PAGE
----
Some of the best mobility and flexibility warm up exercises include:
Squat and Reach
Squatting isn't just about depth; it's about keeping your torso upright and engaged. Use this compound movement to warm up your upper and lower body simultaneously.
- Get into the bottom of a bodyweight squat with your hands pressed on the floor in front of you.
- Slowly raise your right arm toward the ceiling, turning your head to look at your hand. Focus on keeping your left knee pointed out to prevent caving.
- Hold for three seconds, pushing your range of motion, then lower to starting position.
- Repeat on the other side.
Complete this movement five times on each side.
CARS— Controlled Articular Rotations— are powerful movements for improving your mobility. Ankle cars should not be treated as ankle rotations; they should be slow and controlled.
- Sit on the floor with your legs extended. Loop your right arm under your left leg and pull it toward you, allowing the knee to bend. Use your left arm to lock it in position to prevent compensations.
- Flex your toes toward you and slowly rotate your ankles while maintaining dorsiflexion. Once you complete one rotation, turn the other way. That's one rep.
- Switch to the other side when all reps are complete.
Try for five full reps on each side. This movement should be slow and challenging!
Like ankle CARS, shoulder CARS use controlled rotations to improve your range of motion and prevent injury. You can also adapt this exercise using a resistance band or PVC pipe.
- Stand with your arms by your side and feet hip-width apart.
- Slowly raise your arms in front of you with your palms facing each other. Continue upward and back until your arms are extended overhead and unable to go further.
- Rotate your shoulders so that your palms are facing outward and continue the motion behind your back until your arms are back by your sides.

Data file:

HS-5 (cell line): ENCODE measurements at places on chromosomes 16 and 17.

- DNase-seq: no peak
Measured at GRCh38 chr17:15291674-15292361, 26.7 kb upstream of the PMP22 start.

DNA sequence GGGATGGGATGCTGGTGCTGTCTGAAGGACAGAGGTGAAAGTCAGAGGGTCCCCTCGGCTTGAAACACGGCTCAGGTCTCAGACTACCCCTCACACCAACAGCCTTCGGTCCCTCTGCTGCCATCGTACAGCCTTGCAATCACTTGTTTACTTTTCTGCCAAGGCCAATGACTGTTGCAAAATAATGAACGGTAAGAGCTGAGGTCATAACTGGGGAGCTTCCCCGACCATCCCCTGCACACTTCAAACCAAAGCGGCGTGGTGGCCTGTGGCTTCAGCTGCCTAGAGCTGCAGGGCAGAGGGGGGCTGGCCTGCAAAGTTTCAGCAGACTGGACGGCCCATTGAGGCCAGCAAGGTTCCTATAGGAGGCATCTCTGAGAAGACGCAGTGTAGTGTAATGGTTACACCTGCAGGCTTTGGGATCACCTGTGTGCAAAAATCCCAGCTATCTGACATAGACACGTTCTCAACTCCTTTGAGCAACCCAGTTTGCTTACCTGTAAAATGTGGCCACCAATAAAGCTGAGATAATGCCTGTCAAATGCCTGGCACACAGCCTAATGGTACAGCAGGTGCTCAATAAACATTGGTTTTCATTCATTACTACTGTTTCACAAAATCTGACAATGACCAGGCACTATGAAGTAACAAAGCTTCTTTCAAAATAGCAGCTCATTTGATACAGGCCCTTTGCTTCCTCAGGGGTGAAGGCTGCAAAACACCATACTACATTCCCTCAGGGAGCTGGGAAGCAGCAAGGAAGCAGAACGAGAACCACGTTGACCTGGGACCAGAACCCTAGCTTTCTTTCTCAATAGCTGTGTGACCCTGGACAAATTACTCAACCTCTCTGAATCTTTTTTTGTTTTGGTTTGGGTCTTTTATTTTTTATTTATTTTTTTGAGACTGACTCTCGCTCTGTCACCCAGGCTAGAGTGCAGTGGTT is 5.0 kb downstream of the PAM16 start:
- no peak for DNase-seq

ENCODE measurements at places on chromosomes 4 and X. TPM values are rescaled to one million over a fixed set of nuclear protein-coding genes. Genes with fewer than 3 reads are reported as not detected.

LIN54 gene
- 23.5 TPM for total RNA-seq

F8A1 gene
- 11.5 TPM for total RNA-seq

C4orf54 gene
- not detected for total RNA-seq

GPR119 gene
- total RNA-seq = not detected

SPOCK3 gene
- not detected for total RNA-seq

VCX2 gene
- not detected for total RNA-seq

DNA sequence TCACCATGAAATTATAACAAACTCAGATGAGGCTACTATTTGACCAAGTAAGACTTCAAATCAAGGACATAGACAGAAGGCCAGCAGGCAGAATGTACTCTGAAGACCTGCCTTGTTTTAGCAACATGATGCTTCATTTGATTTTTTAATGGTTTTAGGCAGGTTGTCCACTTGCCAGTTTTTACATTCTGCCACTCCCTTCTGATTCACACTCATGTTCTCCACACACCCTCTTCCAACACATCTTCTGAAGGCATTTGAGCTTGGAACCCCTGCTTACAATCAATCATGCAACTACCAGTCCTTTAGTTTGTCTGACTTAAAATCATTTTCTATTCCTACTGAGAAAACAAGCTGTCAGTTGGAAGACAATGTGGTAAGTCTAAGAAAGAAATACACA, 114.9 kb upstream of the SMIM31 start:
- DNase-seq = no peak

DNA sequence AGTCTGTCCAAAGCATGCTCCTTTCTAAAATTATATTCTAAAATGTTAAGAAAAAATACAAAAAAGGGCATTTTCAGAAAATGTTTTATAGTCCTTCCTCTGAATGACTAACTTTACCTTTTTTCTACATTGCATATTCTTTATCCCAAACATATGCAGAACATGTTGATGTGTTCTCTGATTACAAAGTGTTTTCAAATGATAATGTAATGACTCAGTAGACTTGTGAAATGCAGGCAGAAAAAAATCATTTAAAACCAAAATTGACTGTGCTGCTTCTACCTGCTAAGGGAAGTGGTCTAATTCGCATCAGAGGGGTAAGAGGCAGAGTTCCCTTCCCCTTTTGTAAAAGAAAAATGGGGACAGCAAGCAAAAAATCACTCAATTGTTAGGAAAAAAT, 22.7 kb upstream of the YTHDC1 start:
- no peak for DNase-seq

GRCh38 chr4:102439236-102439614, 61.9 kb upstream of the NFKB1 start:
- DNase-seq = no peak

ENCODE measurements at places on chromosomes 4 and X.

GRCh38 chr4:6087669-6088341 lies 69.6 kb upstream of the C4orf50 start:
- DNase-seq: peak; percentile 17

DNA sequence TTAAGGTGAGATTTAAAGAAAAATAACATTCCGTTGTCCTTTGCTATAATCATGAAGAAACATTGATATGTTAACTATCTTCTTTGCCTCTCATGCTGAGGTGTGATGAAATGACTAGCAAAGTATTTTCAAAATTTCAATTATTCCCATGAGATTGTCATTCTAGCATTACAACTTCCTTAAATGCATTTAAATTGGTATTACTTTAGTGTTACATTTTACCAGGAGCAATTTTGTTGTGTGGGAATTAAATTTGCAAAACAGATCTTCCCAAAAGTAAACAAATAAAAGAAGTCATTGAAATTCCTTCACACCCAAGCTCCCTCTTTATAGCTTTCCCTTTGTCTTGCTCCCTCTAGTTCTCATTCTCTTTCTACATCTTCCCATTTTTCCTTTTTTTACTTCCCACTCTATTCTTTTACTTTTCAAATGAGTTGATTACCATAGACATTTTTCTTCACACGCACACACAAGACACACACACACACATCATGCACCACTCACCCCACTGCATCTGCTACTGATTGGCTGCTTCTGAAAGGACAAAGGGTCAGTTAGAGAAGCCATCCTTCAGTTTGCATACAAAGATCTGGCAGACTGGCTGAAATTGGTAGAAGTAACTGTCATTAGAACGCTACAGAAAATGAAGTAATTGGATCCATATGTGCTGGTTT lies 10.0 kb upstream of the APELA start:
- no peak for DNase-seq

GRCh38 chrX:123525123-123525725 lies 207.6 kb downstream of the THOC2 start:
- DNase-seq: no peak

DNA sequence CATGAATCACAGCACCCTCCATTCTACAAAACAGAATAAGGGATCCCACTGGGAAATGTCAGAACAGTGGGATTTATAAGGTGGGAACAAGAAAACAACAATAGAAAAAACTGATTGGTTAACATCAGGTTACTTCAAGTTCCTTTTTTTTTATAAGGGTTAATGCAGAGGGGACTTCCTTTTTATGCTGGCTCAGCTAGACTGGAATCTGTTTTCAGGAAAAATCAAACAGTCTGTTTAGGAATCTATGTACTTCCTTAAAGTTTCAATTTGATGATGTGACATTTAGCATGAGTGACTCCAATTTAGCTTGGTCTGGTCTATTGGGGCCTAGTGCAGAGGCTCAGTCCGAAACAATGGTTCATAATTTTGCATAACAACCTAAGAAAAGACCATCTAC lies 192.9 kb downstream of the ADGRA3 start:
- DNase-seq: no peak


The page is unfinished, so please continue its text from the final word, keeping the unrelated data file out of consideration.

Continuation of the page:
- Reverse the movement, allowing your shoulders to rotate when you reach the end of your ROM until you get back to starting position. That's one rep.
Do 5-10 reps as a part of your calisthenics warm up.
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Muscle activation is an important part of both weight training and bodyweight strength training. Using low-level resistance can fire up your neurons and get you prepared for the work ahead.
Some powerful muscle activation exercises include:
Bear crawls work your entire body, including your shoulders, glutes, hamstrings, and core. Take it slow and controlled when doing this incredible bodyweight exercise.
- Start in a quadruped position. Then, tuck your toes and lift your knees, so your shins run parallel to the floor. Brace your core and maintain a flat back.
- To start moving, simultaneously step forward with your left hand and right foot without allowing your hips to shift. Repeat using the opposite hand and foot.
Proceed down the length of a track or for a count of 10-20 "steps." You can also perform the movement backward for an extra challenge.
Inchworms are primarily a core bodyweight exercise, but the dynamic motion activates the stabilizers in your trunk and shoulders as well. This exercise is surprisingly challenging and makes for a simple-yet-effective calisthenics warm up.
Stand upright with feet hip-width apart.
Raise your arms overhead and do a forward fold until your hands touch the floor.
Slowly walk out with your hands until you're in a plank position. Hold for five seconds.
While in the plank position, start to walk your feet in toward your hands.
Stand up and stretch your arms overhead before returning to starting position. That's one rep.
To increase the intensity of this bodyweight exercise, add a push-up to the plank. Do 5-10 reps.
Before you start your next calisthenics street workout, set aside some time to warm up. Use these exercises to create a warm up circuit that gets your blood pumping and muscles ready to go.